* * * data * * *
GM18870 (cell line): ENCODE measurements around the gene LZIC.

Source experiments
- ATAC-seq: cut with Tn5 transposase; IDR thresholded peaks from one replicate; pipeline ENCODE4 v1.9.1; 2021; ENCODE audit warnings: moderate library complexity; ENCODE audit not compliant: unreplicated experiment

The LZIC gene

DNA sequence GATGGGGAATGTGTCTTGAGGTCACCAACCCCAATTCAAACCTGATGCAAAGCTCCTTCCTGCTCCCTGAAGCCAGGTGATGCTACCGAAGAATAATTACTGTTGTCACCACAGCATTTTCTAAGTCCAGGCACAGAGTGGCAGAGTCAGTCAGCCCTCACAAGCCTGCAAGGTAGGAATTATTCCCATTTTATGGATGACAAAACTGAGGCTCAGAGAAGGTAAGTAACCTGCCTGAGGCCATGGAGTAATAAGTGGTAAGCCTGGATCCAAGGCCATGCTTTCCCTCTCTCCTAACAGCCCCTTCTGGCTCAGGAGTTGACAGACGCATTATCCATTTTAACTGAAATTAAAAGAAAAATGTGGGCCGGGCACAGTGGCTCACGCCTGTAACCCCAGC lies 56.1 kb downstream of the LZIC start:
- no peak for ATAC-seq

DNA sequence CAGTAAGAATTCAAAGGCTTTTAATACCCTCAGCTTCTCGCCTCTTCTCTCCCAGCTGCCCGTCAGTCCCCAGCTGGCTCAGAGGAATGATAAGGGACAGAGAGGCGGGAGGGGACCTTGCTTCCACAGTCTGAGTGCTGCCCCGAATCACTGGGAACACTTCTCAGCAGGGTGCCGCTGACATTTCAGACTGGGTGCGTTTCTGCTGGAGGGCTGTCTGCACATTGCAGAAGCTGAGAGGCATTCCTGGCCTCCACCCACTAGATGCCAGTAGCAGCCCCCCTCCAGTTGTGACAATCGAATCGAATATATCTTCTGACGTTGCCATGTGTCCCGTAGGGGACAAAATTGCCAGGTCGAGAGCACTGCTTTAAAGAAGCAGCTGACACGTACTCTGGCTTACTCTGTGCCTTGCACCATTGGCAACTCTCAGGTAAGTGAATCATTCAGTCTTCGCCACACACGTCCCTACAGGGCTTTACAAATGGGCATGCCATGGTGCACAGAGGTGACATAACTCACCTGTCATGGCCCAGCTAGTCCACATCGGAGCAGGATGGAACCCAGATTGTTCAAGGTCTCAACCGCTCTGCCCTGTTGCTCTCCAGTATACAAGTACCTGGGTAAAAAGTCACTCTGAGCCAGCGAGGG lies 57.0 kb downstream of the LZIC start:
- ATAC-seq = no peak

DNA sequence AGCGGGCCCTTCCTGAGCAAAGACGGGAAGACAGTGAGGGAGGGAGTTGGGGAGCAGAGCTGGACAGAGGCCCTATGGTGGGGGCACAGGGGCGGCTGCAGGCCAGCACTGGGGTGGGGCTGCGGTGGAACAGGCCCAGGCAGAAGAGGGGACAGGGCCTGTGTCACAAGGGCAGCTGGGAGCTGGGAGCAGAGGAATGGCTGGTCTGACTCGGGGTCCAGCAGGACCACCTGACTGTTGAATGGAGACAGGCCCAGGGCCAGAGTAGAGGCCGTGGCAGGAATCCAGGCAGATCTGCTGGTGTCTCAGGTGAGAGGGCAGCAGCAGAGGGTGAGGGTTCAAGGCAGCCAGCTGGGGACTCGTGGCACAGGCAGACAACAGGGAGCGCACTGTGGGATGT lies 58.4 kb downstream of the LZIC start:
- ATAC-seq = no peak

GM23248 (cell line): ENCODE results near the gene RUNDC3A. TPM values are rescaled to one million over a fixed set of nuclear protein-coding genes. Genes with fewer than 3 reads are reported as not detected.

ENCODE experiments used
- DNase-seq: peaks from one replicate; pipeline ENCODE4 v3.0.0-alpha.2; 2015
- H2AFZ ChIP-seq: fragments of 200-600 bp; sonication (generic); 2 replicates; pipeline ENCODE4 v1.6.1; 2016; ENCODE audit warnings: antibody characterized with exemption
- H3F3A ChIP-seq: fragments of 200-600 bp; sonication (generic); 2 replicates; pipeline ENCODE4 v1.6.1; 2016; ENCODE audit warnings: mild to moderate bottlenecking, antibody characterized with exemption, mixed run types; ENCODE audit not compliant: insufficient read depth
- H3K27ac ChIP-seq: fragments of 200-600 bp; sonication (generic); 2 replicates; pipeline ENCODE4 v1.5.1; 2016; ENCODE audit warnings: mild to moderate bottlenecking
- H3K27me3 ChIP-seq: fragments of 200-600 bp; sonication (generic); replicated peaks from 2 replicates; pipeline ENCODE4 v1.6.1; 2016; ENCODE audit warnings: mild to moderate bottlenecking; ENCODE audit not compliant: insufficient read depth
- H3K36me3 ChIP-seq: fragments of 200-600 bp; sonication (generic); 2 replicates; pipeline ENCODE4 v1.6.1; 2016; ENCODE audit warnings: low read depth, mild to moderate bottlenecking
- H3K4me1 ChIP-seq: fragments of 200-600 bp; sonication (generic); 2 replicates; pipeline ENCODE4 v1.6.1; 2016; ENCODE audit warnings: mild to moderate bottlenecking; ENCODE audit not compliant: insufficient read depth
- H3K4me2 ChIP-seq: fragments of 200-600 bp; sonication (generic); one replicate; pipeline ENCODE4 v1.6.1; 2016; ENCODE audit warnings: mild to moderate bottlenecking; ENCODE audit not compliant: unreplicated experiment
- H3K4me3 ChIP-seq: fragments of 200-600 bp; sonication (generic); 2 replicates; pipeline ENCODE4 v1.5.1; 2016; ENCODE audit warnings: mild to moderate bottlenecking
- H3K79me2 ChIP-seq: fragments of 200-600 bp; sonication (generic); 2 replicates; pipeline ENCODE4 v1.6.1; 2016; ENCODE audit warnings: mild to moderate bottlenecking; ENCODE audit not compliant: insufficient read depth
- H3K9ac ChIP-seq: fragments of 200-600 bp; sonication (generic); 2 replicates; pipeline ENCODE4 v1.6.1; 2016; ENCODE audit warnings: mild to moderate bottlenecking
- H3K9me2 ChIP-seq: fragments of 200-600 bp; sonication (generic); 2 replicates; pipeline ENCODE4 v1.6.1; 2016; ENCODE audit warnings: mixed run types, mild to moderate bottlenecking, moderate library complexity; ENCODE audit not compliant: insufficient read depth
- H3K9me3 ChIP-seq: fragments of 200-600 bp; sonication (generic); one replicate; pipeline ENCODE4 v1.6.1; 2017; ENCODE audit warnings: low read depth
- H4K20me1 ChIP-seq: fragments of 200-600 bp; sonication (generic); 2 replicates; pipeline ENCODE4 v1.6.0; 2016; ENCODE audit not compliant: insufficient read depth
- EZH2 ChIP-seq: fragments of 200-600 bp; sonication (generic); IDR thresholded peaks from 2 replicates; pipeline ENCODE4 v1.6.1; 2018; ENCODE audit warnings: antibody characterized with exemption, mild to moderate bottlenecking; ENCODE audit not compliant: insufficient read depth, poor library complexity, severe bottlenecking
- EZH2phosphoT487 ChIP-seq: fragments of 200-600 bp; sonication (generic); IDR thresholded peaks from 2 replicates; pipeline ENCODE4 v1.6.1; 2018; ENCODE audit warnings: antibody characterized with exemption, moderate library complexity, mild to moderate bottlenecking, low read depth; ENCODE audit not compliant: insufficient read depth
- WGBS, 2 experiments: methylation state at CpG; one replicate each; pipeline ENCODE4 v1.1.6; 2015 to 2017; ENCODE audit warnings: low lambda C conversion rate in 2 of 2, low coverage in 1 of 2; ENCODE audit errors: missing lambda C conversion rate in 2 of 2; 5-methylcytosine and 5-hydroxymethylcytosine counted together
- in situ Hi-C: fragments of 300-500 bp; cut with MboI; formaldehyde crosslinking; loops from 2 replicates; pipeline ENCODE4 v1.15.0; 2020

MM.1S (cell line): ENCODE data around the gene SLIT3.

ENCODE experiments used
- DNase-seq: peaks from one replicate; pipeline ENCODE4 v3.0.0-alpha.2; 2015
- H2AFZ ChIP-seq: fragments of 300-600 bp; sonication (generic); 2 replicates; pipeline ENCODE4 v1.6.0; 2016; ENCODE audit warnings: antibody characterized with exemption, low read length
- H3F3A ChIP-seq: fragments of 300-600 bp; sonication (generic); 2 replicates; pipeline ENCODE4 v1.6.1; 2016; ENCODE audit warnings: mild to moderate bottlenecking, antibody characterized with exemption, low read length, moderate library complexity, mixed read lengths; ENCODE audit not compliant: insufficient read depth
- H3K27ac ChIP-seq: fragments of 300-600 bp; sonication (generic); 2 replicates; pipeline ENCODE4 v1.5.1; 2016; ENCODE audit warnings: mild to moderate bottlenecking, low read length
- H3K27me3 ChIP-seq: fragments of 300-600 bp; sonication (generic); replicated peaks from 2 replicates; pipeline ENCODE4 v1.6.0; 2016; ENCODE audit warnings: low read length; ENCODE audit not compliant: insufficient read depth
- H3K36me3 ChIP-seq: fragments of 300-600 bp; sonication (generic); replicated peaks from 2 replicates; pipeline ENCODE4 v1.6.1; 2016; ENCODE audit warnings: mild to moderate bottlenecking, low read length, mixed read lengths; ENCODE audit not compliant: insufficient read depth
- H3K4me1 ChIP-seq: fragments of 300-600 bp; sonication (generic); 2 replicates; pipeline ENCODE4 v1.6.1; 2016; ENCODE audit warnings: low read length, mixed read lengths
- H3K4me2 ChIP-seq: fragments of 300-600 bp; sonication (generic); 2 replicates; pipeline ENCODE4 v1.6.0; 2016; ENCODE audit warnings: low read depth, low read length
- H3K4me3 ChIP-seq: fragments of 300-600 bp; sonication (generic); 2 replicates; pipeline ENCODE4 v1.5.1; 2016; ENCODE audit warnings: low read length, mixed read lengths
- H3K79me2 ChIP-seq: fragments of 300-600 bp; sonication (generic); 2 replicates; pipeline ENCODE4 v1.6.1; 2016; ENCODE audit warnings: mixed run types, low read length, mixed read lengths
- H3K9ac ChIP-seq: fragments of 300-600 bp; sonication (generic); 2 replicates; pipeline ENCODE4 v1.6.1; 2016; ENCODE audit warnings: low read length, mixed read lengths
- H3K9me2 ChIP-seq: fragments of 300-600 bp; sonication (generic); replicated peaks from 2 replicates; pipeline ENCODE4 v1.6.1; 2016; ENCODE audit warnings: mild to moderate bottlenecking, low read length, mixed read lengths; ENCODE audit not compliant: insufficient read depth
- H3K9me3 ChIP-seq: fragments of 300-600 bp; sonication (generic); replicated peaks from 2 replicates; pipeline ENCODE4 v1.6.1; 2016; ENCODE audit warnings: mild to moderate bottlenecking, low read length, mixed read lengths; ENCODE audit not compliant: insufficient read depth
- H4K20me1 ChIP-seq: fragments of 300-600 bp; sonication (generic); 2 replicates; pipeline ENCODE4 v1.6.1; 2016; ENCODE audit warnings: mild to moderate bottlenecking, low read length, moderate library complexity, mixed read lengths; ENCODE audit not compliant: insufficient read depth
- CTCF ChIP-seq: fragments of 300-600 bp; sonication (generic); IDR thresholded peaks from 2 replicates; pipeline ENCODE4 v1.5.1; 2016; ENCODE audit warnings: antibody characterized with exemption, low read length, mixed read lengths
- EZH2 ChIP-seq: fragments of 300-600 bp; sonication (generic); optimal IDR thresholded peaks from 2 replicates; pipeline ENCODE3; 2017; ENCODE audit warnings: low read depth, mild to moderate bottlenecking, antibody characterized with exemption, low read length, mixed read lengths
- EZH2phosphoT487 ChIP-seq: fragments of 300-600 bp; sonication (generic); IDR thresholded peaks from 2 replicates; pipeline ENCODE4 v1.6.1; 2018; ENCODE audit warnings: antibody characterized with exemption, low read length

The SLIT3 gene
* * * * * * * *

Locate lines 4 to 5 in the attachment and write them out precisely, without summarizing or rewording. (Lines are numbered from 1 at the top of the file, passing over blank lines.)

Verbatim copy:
The LZIC gene

DNA sequence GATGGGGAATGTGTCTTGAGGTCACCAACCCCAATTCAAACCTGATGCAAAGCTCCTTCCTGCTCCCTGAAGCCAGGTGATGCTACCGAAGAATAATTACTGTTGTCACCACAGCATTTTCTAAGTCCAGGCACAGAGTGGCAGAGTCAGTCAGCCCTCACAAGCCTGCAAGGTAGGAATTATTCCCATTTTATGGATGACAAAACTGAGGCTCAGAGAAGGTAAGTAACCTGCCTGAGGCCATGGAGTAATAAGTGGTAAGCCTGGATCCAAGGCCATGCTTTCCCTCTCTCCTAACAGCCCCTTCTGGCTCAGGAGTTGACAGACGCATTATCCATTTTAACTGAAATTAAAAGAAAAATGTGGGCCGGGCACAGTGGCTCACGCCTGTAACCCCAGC lies 56.1 kb downstream of the LZIC start: